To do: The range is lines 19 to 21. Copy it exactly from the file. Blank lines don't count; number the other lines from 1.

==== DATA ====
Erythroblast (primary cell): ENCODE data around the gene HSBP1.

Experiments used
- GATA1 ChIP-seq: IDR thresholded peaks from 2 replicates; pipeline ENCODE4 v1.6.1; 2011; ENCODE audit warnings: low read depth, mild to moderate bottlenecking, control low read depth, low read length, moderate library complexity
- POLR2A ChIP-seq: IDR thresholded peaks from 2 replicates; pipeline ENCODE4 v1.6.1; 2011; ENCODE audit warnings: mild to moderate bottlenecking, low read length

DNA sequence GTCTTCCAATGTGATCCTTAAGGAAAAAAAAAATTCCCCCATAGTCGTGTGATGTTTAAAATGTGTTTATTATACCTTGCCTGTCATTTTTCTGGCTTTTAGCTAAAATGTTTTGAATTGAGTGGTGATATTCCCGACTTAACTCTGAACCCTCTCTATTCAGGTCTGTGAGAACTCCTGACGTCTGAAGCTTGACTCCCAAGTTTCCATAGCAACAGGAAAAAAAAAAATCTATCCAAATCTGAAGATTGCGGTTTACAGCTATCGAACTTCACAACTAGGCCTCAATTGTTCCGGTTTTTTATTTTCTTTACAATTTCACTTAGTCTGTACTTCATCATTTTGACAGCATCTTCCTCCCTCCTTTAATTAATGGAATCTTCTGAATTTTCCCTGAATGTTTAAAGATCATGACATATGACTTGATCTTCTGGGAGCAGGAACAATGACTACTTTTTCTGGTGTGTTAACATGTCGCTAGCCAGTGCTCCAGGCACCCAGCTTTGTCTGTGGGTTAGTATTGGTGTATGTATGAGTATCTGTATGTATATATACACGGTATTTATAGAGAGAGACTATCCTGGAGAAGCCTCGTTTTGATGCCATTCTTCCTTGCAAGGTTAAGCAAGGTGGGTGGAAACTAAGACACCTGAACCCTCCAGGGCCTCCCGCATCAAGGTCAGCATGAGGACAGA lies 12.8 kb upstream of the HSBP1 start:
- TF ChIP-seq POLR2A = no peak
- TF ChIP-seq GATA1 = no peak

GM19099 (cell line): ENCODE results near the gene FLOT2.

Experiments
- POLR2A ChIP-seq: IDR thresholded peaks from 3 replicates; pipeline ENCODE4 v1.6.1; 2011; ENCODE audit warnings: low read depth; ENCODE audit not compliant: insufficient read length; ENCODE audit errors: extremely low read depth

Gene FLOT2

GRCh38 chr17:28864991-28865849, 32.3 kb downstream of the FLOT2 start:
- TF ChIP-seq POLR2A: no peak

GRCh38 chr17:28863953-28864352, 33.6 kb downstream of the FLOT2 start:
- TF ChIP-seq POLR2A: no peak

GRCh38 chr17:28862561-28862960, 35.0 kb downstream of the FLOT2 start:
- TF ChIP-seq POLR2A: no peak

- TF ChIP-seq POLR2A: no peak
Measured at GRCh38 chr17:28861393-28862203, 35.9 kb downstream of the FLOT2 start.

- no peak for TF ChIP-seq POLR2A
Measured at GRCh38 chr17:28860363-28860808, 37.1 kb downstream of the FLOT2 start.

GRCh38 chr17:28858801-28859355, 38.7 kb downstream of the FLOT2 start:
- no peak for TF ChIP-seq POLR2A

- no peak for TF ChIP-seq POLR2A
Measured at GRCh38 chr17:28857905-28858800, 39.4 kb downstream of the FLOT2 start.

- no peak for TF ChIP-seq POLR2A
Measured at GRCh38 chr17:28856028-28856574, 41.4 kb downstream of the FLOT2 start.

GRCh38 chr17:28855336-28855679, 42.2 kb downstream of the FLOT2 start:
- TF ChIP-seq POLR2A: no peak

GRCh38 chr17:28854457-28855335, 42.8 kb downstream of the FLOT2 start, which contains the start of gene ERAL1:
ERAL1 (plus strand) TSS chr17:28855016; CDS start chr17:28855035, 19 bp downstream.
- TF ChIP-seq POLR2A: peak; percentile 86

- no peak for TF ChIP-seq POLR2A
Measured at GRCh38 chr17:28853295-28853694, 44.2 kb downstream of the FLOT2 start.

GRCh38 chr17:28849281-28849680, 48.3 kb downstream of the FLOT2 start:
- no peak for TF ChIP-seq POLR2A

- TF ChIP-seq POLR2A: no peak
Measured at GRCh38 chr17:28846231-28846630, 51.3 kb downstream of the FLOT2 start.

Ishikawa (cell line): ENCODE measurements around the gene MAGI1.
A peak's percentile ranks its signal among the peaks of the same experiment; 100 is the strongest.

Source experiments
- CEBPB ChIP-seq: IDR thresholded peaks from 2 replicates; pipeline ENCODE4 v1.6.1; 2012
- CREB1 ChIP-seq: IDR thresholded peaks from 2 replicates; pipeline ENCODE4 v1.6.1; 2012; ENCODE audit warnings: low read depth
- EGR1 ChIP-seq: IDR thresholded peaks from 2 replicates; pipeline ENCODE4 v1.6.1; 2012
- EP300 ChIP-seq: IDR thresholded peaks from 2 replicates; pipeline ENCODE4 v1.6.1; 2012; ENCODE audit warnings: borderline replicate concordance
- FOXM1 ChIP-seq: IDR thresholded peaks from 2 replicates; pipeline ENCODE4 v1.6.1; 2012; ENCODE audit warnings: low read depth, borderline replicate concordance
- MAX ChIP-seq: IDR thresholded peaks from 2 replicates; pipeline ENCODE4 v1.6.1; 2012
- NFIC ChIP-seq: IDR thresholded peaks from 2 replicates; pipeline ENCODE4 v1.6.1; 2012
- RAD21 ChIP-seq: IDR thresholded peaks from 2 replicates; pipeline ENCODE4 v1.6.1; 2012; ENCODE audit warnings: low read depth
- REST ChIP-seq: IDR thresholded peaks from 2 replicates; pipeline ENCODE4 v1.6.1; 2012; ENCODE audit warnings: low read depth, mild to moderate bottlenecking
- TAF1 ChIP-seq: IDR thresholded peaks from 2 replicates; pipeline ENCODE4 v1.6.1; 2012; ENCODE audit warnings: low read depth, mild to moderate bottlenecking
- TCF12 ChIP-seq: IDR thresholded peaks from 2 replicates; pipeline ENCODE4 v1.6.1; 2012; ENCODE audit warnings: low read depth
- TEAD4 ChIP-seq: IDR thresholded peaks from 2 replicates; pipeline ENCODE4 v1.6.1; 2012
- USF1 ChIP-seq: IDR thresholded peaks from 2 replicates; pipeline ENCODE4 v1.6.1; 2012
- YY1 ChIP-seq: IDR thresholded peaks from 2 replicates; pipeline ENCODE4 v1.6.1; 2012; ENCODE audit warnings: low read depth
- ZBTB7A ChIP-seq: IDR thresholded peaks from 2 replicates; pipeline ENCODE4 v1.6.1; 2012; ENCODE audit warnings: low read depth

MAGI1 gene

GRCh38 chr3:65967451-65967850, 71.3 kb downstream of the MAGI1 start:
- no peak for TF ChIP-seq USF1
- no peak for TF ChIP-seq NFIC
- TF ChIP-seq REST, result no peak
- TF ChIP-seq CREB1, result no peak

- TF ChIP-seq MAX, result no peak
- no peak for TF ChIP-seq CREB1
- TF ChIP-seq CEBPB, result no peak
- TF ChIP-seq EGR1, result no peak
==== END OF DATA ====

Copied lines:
Measured at GRCh38 chr17:28861393-28862203, 35.9 kb downstream of the FLOT2 start.

- no peak for TF ChIP-seq POLR2A
Measured at GRCh38 chr17:28860363-28860808, 37.1 kb downstream of the FLOT2 start.